MYSTERY PHOTO:  Where is this flower growing?

There should be enough clues in this photo that  you can figure out where this flower is growing.  Send your best guess to:  editor@charlestoncurrents.com — and make sure to include the name of the town in which you live.

Several readers correctly identified the Italianate marble palace in the last issue’s mystery as Swannanoa Palace in Afton, Va.  Ian D. Scott, of Charleston, noted, “It’s a nice add-on if you’re touring Virginia wine country. Great views.”  Others who correctly identified the building were Bud Ferillo of Columbia; Marnie Huger of Richmond, Va.; and Charlie Morrison of James Island.

George Graf, the Palmyra, Va., photo sleuth who sent us the picture, shared some interesting information about the Civil War veteran who built the palace as well as the battered South after the war:

“James Henry Dooley was a Southern capitalist who was instrumental in the postwar economic recovery of the south after the Civil War.  His fame and fortune outside of Richmond began with railroads.  He was president of the Richmond and Danville Railroad, which he rebuilt from wartime damages and then extended it into the ‘Deep South.’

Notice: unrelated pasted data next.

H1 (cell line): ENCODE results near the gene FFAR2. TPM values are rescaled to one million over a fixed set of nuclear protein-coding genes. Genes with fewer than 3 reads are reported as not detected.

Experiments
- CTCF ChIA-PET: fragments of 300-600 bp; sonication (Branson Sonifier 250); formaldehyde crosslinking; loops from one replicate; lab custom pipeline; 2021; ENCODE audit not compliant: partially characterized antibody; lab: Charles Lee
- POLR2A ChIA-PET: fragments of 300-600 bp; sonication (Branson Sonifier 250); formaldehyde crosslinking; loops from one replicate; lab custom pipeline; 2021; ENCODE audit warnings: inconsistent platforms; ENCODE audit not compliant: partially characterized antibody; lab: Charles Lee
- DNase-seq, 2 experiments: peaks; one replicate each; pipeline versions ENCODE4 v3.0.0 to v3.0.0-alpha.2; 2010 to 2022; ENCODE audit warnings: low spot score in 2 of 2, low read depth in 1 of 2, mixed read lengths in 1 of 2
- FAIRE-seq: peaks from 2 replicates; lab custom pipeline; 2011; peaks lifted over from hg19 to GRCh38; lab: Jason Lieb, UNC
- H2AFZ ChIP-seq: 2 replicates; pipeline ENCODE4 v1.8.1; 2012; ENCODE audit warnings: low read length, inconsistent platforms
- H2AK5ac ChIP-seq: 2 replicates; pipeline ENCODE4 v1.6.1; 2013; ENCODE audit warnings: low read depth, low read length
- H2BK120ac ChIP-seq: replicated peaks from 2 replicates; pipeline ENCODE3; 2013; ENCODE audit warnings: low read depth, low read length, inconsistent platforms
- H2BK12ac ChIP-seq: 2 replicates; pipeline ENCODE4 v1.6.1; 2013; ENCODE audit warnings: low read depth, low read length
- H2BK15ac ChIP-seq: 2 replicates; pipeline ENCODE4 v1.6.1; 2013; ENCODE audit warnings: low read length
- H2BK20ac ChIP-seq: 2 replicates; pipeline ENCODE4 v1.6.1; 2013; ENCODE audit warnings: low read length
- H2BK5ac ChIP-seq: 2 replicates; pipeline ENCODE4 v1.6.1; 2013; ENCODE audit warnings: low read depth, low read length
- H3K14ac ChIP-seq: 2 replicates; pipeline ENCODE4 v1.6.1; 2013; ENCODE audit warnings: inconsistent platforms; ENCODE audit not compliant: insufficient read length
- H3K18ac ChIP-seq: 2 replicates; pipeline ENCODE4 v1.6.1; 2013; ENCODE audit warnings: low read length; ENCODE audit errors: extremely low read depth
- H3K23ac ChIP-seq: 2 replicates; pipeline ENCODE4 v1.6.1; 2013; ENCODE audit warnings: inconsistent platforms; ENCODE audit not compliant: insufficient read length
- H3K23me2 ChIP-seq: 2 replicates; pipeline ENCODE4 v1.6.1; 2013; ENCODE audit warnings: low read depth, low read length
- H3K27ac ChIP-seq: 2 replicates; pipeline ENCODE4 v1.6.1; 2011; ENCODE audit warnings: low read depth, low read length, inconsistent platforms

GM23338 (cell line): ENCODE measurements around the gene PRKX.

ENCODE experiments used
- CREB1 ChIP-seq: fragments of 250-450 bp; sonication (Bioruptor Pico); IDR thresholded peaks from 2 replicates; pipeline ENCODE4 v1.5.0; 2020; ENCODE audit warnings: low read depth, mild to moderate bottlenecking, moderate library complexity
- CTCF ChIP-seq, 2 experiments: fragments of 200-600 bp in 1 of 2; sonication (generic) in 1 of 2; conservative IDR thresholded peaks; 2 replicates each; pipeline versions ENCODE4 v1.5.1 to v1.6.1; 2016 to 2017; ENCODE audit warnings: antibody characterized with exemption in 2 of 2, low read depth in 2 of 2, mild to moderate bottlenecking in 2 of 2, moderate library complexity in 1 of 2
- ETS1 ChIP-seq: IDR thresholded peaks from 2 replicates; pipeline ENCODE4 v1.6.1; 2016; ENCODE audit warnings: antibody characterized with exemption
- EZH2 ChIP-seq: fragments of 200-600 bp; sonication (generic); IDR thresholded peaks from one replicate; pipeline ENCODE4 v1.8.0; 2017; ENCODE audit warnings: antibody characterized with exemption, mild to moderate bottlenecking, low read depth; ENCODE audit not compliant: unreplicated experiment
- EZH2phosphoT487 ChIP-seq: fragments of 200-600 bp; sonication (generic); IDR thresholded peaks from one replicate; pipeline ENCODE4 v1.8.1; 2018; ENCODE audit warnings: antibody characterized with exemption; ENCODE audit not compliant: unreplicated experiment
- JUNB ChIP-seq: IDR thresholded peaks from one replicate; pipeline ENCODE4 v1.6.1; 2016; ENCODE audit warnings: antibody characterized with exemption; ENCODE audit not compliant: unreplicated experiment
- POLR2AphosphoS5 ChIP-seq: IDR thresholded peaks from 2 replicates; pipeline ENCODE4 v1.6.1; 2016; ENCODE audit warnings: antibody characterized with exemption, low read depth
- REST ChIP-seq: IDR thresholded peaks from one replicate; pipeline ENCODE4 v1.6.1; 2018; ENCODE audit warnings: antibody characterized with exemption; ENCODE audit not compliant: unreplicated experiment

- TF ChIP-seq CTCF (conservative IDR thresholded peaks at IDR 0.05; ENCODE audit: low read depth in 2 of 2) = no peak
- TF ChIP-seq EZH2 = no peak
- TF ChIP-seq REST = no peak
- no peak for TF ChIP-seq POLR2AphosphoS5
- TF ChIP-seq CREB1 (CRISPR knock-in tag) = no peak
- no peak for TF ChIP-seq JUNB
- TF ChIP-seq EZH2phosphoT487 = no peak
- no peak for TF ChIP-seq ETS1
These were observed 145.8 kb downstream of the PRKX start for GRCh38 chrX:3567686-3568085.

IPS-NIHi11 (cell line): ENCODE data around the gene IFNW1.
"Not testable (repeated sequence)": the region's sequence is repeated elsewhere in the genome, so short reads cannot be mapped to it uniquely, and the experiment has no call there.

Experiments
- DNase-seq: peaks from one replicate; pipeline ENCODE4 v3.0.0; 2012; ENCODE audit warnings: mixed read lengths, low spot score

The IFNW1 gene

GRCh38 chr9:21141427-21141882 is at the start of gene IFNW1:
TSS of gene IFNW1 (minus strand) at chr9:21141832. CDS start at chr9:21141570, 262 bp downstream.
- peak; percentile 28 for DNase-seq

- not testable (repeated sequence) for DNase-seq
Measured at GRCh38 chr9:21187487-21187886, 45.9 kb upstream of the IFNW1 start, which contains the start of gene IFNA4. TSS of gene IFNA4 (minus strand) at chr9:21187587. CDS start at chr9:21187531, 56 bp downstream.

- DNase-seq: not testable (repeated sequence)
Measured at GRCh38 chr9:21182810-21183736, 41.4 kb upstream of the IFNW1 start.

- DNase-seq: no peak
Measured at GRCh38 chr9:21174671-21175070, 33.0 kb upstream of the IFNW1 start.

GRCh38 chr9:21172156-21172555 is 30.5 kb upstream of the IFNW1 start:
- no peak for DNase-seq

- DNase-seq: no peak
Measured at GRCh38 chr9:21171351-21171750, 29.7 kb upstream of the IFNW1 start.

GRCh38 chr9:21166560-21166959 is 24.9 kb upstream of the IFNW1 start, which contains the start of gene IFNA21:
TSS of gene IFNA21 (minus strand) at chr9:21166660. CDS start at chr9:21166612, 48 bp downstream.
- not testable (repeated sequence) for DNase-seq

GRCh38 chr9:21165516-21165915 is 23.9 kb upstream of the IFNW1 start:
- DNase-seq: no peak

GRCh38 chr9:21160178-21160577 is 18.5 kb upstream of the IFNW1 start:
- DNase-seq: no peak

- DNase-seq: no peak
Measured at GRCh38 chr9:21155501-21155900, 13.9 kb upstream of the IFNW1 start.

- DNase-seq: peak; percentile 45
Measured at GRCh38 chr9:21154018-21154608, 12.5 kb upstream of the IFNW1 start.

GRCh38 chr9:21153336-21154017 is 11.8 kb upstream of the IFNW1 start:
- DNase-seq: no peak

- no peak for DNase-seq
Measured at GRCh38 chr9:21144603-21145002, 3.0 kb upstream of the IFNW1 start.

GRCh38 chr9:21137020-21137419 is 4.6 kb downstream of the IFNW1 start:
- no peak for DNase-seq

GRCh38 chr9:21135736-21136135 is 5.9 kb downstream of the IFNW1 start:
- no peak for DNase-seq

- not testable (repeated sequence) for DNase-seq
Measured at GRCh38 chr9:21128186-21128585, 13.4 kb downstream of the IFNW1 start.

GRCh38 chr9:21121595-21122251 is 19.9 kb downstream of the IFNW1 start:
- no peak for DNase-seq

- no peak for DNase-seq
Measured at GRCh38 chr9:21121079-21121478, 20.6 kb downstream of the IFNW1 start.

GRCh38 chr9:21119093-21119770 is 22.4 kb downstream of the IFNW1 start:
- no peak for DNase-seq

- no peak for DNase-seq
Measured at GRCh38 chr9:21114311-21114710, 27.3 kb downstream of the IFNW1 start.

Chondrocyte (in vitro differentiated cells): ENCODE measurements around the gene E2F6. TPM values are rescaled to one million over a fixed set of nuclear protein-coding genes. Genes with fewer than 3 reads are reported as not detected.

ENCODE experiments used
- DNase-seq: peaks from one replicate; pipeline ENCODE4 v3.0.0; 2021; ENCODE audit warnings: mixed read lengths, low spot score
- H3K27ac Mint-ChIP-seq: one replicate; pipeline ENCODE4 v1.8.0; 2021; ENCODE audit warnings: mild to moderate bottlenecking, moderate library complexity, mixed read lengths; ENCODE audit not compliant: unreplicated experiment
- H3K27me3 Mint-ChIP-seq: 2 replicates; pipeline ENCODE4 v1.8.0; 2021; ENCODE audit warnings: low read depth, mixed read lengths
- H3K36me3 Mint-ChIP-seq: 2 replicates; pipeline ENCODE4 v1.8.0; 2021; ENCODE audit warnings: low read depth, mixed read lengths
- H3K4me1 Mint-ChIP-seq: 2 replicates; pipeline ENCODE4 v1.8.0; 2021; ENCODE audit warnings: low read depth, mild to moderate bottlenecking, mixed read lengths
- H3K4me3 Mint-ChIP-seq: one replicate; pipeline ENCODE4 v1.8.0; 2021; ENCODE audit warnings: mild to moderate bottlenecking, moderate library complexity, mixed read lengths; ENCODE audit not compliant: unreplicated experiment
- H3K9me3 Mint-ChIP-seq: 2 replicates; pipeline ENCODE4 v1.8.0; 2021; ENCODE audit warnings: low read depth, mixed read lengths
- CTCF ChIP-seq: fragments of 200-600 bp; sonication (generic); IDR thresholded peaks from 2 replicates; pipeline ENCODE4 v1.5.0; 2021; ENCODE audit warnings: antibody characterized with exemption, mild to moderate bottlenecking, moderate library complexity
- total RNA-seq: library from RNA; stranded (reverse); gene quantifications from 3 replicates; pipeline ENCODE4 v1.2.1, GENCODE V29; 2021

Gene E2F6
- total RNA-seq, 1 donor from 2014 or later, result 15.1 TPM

Dooley

He was also the director of the Richmond and West Point Railway, and the Chesapeake and Ohio Railway.  As head of the C&O, he tapped into the West Virginia coal fields and brought the coal to the eastern ports.  With Joe Bryan and John Gordon, Dooley then built the Georgia Pacific Railway.  In 1900, he brokered a deal to merge and link 19 separate railway companies into the Seaboard Air Line (SAL) Railway connecting Virginia to Florida and he later became chairman of the SAL executive council.  I believe it went through your Charleston city.

When the Georgia Pacific completed its rail line from Atlanta to Birmingham, Ala., Dooley subsequently invested in the Sloss Iron and Steel Company.  Later he was named to the board when the company owned 60,000 acres of coal land and 30,000 acres of iron ore land.  He was also president of the North Birmingham Land Company and the North Birmingham Street Railway Company that ran a steam powered car from the northern edge of Birmingham to the city center.

Swannanoa Palace was built in 1912 and completed in 1913.  In a 1936 University of Richmond thesis by Robert Harris, it was stated that Swannanoa was one of the most beautiful estates ever built and none in Virginia and few in the United States could match its splendor.  The exterior was marble from Georgia and the interior was Italian marble.

Dooley, a wealthy Richmond lawyer, philanthropist and wounded Confederate war veteran had the palace built as a summer home and a respite from his business worries.  His primary residence was Maymont in Richmond, Va. Swannanoa was built high atop Afton Mountain on the Blue Ridge.  He later donated Maymont and the property to the City of Richmond, which is now a famous Virginia public park with a museum, arboretum, garden and nature center.  Dooley also served as the mayor of Richmond and in the Virginia legislature.  In 1927, President Calvin Coolidge spent five days and Thanksgiving Day at Swannanoa.

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